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Customer Review

on 8 May 2010
This film is about a group of Jihadist friends in Sheffield who plan to martyr themselves. Sounds hilarious, right? Well, bizarrely, it pretty much works. In taking on the subject, you've got to suspect Morris has deliberately decided to take the bull by the horns on the debate as to whether anything should be off limits in the world of satire and comedy. His willingness to make us question the absurdity of the received wisdom on subjects is precisely why he is such an important film maker. Everyone will remember his Brass Eye special "Paedo Britain" which absurdly had Government Minsters outraged - despite not actually having sat down and watched it through.

The film has courted controversy and some of the 7/7 families have asked people not to support it. This is totally understandable. Morris clearly isn't condoning suicide bombings with this film, but where he's been very successful and clever is that he's not mocking the Jihadists either. Its a fine line to walk, and aside from perhaps the overly dumb characterisation of Waj (Omar's best friend) and Fassel (who wants to deliver bombs by mounting them on crows) the film works very well as a black comedy - there was plenty of laughter tonight in Cineworld Cardiff, and its quite something to get an audience to belly-laugh when someone detonates themselves. Thankfully the more awkward 'dumb lines' (what are those rabbits doing here / its a chicken bro, etc) are limited to the first 30 minutes of the film. From then on, the film finds its groove and the characterisation becomes more credible, with Riz Ahmed as Omar really carrying the film - he manages to combine the poignancy of his family knowing about his Jihadist calling whilst simultaneously avoiding either schmultz or steering the film away from its satirical core.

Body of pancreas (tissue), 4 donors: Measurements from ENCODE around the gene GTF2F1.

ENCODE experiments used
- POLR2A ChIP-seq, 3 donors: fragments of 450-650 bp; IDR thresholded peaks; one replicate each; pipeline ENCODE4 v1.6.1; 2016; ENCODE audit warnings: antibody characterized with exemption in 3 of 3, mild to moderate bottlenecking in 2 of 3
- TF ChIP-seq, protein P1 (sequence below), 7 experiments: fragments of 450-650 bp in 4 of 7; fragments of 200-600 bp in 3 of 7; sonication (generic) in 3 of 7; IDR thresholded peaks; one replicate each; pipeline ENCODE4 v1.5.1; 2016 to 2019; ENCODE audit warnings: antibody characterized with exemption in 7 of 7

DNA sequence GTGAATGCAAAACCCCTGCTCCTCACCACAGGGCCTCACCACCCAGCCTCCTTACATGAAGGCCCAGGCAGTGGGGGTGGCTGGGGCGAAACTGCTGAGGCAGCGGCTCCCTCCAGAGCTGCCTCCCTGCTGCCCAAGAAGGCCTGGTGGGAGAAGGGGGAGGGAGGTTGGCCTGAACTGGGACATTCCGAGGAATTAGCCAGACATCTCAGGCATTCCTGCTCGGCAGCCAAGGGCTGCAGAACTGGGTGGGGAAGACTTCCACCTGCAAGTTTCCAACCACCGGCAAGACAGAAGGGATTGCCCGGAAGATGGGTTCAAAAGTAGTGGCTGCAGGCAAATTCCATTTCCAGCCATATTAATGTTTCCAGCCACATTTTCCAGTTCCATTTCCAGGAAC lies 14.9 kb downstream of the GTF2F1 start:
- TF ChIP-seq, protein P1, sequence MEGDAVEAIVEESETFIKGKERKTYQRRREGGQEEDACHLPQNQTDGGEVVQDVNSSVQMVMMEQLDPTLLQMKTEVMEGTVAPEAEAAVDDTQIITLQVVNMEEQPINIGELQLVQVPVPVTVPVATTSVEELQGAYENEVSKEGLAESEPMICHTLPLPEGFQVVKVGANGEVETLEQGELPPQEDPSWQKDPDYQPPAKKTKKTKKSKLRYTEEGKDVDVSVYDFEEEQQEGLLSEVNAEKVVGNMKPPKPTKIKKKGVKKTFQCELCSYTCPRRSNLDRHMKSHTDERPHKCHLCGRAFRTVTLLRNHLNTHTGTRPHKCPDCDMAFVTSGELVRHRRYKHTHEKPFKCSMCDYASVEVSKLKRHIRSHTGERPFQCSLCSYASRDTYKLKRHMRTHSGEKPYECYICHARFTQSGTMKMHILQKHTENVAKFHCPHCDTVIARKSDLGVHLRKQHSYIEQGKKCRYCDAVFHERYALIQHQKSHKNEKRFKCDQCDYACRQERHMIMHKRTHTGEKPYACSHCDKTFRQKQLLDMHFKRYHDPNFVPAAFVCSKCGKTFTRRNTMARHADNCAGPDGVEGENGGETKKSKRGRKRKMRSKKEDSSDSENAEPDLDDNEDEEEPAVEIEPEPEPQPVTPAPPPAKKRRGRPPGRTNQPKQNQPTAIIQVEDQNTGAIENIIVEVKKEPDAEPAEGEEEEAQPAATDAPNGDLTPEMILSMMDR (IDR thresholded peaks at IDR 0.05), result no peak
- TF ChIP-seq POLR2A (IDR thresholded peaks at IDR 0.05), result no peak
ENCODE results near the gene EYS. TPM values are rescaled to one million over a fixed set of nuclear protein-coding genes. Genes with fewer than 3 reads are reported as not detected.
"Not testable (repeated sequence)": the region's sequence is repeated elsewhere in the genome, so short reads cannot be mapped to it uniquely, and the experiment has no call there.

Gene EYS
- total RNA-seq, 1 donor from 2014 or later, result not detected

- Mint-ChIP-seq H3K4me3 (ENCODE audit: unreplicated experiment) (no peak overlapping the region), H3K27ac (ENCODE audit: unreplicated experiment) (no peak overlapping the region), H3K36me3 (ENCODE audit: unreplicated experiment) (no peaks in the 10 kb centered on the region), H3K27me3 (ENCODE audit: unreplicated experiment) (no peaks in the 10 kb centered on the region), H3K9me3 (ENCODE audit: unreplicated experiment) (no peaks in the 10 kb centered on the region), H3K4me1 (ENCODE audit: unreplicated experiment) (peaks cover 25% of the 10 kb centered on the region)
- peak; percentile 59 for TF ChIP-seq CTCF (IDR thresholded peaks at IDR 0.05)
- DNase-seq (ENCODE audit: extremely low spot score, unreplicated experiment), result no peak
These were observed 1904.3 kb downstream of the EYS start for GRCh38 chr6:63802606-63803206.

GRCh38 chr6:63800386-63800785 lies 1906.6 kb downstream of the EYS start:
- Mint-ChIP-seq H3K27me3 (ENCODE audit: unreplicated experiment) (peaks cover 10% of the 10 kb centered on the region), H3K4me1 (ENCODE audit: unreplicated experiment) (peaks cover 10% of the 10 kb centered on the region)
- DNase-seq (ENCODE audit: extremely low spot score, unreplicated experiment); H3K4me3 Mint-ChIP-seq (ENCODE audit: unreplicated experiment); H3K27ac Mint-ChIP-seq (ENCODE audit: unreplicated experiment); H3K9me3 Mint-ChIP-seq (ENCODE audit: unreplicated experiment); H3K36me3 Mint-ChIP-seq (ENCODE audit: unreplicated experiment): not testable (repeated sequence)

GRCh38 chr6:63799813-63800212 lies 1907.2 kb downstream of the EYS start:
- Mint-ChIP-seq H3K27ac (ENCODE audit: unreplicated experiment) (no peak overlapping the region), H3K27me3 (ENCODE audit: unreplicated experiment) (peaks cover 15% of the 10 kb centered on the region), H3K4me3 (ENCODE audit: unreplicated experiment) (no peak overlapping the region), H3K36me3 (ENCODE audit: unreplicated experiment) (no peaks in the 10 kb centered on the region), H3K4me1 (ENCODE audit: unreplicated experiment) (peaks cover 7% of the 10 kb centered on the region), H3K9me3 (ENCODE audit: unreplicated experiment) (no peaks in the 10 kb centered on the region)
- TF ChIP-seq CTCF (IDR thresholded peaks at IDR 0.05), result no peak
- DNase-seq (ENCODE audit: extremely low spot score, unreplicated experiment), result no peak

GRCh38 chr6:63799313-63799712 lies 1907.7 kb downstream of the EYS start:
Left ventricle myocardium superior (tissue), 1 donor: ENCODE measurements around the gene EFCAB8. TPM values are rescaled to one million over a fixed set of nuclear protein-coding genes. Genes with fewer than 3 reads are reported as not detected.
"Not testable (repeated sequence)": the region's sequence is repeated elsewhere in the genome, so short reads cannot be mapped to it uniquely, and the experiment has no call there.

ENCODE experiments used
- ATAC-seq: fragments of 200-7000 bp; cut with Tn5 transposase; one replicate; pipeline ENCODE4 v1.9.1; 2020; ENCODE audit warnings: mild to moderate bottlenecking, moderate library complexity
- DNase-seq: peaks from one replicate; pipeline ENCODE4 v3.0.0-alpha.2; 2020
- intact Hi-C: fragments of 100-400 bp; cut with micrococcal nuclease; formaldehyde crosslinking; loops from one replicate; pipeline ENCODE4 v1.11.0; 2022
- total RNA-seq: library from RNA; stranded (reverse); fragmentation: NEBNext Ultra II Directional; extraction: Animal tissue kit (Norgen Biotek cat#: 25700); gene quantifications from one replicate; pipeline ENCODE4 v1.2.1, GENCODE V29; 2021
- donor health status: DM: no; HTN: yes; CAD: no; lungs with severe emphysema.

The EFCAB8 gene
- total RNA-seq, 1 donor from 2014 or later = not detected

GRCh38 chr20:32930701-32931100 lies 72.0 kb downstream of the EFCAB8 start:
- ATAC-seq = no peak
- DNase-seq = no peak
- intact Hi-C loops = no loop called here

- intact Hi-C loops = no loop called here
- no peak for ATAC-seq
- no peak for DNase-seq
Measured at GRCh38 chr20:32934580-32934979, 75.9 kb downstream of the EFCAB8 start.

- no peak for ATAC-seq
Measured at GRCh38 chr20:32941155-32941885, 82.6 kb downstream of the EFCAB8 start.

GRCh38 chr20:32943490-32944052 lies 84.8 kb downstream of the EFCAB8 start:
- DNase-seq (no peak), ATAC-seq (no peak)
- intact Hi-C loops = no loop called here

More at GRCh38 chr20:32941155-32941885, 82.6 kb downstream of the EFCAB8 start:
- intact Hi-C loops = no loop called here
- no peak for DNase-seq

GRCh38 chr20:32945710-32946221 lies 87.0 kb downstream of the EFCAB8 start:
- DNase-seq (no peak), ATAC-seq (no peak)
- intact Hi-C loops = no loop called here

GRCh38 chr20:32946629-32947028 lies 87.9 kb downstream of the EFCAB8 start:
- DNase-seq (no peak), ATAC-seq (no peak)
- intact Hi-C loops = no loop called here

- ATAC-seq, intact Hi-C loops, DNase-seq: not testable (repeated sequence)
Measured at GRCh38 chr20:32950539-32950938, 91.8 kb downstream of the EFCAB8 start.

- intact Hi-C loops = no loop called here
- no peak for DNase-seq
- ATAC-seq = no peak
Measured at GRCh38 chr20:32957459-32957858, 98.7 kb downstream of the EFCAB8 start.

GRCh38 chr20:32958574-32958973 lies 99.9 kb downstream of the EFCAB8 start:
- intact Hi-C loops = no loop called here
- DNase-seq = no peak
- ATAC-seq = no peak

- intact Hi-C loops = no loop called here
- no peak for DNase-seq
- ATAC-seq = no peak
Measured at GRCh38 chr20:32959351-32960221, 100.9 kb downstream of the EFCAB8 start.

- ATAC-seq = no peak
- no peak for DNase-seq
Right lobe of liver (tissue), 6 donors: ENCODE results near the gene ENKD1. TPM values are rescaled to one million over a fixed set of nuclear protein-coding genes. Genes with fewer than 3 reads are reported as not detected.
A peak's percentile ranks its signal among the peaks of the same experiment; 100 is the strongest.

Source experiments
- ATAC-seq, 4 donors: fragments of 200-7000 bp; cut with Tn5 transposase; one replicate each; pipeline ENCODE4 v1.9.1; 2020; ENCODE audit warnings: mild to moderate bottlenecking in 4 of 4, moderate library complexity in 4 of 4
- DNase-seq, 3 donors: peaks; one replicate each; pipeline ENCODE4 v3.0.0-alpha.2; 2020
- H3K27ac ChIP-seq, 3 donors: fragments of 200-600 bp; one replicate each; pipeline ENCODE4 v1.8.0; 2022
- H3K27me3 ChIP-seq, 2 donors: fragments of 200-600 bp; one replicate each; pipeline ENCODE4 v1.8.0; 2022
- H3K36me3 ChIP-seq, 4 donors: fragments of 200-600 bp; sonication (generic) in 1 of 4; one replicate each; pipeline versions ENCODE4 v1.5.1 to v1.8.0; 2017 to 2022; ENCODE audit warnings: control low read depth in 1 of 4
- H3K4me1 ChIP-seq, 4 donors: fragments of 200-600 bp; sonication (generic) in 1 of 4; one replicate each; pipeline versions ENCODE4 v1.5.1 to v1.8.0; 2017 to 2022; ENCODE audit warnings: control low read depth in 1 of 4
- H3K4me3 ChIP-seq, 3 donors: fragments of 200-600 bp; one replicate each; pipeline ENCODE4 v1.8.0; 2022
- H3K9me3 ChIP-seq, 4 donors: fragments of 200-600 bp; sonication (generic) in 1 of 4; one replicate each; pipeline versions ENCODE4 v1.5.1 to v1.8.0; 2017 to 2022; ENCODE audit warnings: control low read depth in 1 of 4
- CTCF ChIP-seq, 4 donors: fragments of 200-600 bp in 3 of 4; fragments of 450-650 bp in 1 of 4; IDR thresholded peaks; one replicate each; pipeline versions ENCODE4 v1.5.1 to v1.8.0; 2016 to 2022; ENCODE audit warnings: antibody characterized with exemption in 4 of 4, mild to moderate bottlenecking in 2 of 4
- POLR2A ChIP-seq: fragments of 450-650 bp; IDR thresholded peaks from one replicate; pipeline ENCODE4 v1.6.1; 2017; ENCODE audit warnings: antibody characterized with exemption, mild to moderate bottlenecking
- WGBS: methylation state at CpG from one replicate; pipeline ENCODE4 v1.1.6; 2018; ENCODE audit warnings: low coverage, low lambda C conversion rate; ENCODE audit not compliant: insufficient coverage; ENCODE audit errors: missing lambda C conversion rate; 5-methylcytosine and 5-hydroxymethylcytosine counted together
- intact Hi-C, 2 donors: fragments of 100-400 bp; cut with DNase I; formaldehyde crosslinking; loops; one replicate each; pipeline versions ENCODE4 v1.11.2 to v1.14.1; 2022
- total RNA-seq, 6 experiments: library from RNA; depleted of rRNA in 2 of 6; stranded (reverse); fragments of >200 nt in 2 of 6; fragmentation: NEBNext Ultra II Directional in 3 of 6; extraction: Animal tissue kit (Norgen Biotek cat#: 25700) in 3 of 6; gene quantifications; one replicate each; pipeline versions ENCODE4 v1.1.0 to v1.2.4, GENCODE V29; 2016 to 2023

Probably not the best thing Morris has ever done, but, let's face it, Morris on a bad day would beat 90% of stuff by other writers. I think challenging comedy as produced by Morris deserves wide public support - as the Onion demonstrated after the 9/11 attacks ('Holy ****ing ***t, America under attack') - frequently comedy and actually laughing at tragedy is the best way to start a dialogue and open up. Go out and see it, laugh, think.
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Product Details

4.2 out of 5 stars